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In 1975, the Nguyen family left Vietnam for America. As Andrea Nguyen recalls, her mother carried a shoulder bag containing a survival kit of family photos, instant noodle packages and a handwritten recipe notebook. Andrea explains how the book and its recipes were a critical way the Nguyens could hold on to their family history—and the history of where they came from. #TheFamiliesThatFedAmerica
Recipe for Bò Kho, a Vietnamese Beef Stew:
– 2 1/3 pounds boneless beef chuck, well trimmed (about 2 pounds after trimming) and cut into 1 1/2-inch chunks
– 1 hefty stalk lemongrass, loose leaves discarded, cut into 3-inch lengths, and bruised with the broad side of a cleaver or chef’s knife
– 3 tablespoons fish sauce
– 1 1/2 teaspoons Chinese five-spice powder
– 2 1/2 tablespoons peeled and minced fresh ginger
– 1 1/2 teaspoons brown sugar
– 1 bay leaf
– 3 tablespoons canola or other neutral oil
– 1 yellow onion, finely chopped
– 2 cups peeled, seeded, and chopped fresh tomato or 1 can (14 ounces) crushed tomato
– Generous 1/2 teaspoon salt
– 2 star anise (16 robust points total)
– 3 cups water
– 1 pound carrots, peeled and cut into 1-inch chunks
– 1/4 cup chopped fresh Vietnamese coriander or Thai basil leaves
1. In a bowl, combine the beef, lemongrass, fish sauce, five- spice powder, ginger, brown sugar, and bay leaf. Mix well with chopsticks to coat the beef evenly. Set aside to marinate for 30 minutes.
2. In a heavy-bottomed 5-quart Dutch oven, heat the oil over high heat until hot but not smoking. Working in batches, add the beef and sear on all sides, then transfer to a plate. Each batch should take about 3 minutes. Reserve the lemongrass and bay leaf from the marinade and discard the rest.
3. Lower the heat to medium-low, add the onion, and cook gently, stirring, for 4 to 5 minutes, or until fragrant and soft. Add the tomato and salt and stir to combine. Cover and cook for 12 to 14 minutes, or until the mixture is fragrant and has reduced to a rough paste. Check occasionally to make sure the tomato mixture is not sticking to the bottom of the pan. If it is, stir well and splash in some water.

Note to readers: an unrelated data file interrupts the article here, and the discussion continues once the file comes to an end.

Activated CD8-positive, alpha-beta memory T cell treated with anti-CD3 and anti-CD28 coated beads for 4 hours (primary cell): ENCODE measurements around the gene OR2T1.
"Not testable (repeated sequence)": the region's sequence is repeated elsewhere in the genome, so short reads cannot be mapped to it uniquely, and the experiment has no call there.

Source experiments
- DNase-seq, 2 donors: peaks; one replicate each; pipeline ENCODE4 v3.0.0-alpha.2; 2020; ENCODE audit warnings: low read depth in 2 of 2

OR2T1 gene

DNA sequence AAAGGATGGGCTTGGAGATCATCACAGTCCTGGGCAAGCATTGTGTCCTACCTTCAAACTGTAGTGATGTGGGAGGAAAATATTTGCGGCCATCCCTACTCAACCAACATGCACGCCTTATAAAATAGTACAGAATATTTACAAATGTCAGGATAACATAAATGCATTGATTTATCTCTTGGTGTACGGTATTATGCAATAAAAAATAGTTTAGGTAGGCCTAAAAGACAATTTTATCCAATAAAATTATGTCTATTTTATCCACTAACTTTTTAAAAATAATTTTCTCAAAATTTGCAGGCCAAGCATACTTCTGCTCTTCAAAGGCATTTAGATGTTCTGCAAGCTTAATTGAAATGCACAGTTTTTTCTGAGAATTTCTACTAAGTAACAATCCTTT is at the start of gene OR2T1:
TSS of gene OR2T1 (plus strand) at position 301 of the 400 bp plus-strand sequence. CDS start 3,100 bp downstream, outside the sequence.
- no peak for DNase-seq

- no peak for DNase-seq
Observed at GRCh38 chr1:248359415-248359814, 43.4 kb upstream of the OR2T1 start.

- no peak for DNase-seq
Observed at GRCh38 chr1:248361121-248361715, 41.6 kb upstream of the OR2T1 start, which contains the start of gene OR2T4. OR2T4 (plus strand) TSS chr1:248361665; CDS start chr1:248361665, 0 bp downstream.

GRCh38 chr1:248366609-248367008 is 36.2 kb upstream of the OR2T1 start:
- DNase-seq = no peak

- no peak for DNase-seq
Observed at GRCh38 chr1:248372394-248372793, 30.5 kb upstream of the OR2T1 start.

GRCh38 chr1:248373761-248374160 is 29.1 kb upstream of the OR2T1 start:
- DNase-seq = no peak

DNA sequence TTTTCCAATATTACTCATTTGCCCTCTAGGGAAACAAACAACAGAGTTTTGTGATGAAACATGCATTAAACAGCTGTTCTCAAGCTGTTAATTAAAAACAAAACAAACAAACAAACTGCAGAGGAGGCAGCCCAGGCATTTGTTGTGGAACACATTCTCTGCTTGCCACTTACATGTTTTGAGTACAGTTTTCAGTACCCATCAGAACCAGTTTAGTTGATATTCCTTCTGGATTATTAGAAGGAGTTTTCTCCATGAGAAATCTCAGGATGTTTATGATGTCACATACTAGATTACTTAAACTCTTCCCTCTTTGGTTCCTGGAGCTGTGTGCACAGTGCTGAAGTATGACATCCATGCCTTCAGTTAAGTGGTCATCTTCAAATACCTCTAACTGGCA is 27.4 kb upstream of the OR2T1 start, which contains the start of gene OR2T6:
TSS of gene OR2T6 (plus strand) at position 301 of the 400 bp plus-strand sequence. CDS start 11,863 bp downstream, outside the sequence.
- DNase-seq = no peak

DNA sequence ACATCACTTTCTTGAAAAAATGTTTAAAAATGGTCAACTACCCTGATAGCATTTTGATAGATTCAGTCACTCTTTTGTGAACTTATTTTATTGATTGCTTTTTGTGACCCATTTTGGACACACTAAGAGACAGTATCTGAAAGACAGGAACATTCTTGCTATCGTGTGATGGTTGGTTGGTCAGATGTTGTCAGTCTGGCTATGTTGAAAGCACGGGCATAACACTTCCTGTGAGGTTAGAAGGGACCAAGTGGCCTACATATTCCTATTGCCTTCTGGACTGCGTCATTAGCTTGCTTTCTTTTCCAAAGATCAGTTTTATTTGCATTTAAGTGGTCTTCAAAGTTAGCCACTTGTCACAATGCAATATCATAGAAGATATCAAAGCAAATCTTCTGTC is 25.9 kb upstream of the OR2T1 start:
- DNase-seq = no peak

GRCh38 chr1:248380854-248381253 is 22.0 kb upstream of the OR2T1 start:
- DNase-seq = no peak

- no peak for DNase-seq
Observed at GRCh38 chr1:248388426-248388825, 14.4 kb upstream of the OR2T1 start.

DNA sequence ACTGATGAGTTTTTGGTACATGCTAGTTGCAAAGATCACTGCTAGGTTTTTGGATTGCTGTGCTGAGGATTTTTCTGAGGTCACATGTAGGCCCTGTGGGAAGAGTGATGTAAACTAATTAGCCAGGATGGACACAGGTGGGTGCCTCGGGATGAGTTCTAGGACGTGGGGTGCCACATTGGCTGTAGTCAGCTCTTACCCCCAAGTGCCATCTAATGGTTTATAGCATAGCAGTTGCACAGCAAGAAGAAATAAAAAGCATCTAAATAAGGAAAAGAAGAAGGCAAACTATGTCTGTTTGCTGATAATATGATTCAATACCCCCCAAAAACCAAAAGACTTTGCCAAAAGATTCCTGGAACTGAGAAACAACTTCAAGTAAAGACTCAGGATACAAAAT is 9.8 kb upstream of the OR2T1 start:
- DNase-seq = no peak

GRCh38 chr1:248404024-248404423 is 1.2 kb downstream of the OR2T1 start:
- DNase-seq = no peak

4. When the paste has formed, add the beef, lemongrass, bay leaf, and star anise, give the contents of the pot a bit stir, and cook, uncovered, for another 5 minutes to allow the flavors to meld and penetrate the beef. Add the water, bring to a boil, cover, lower the heat to a simmer, and cook for 1 1/4 hours, or until the beef is chewy-tender (a sign that it is close to being done). To test for doneness, press on a piece; it should yield but still feel firm.
5. Add the carrots and return the stew to a simmer, adjusting the heat if needed. Cook, uncovered, for about 30 minutes, or until the carrots and beef are tender. (This stew may be made up to 2 days in advance. Let cool, cover, and refrigerate, then bring to a simmer before continuing.)
6. Just before serving, do a final taste test. Add salt or a shot of fish sauce to intensify the overall flavor. Or, splash in a bit of water to lighten the sauce. Transfer the stew to a serving dish, removing and discarding the lemongrass, bay leaf, and star anise. Garnish with the Vietnamese coriander and serve.
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